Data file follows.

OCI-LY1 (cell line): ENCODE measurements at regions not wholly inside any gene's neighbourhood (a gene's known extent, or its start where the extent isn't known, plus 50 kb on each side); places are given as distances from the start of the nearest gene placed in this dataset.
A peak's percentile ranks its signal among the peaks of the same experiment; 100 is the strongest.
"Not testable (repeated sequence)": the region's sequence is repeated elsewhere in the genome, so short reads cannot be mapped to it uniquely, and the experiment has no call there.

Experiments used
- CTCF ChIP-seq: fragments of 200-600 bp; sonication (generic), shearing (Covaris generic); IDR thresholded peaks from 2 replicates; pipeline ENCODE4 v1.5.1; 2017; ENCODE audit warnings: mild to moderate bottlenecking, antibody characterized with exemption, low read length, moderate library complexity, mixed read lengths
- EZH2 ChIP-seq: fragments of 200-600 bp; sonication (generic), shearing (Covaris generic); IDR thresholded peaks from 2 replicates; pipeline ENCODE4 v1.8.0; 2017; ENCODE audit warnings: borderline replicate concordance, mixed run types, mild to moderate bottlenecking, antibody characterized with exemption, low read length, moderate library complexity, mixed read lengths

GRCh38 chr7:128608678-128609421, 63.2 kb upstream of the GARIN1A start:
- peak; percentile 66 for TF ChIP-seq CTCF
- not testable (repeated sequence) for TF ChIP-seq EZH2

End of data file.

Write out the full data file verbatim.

OCI-LY1 (cell line): ENCODE measurements at regions not wholly inside any gene's neighbourhood (a gene's known extent, or its start where the extent isn't known, plus 50 kb on each side); places are given as distances from the start of the nearest gene placed in this dataset.
A peak's percentile ranks its signal among the peaks of the same experiment; 100 is the strongest.
"Not testable (repeated sequence)": the region's sequence is repeated elsewhere in the genome, so short reads cannot be mapped to it uniquely, and the experiment has no call there.

Experiments used
- CTCF ChIP-seq: fragments of 200-600 bp; sonication (generic), shearing (Covaris generic); IDR thresholded peaks from 2 replicates; pipeline ENCODE4 v1.5.1; 2017; ENCODE audit warnings: mild to moderate bottlenecking, antibody characterized with exemption, low read length, moderate library complexity, mixed read lengths
- EZH2 ChIP-seq: fragments of 200-600 bp; sonication (generic), shearing (Covaris generic); IDR thresholded peaks from 2 replicates; pipeline ENCODE4 v1.8.0; 2017; ENCODE audit warnings: borderline replicate concordance, mixed run types, mild to moderate bottlenecking, antibody characterized with exemption, low read length, moderate library complexity, mixed read lengths

GRCh38 chr7:128608678-128609421, 63.2 kb upstream of the GARIN1A start:
- peak; percentile 66 for TF ChIP-seq CTCF
- not testable (repeated sequence) for TF ChIP-seq EZH2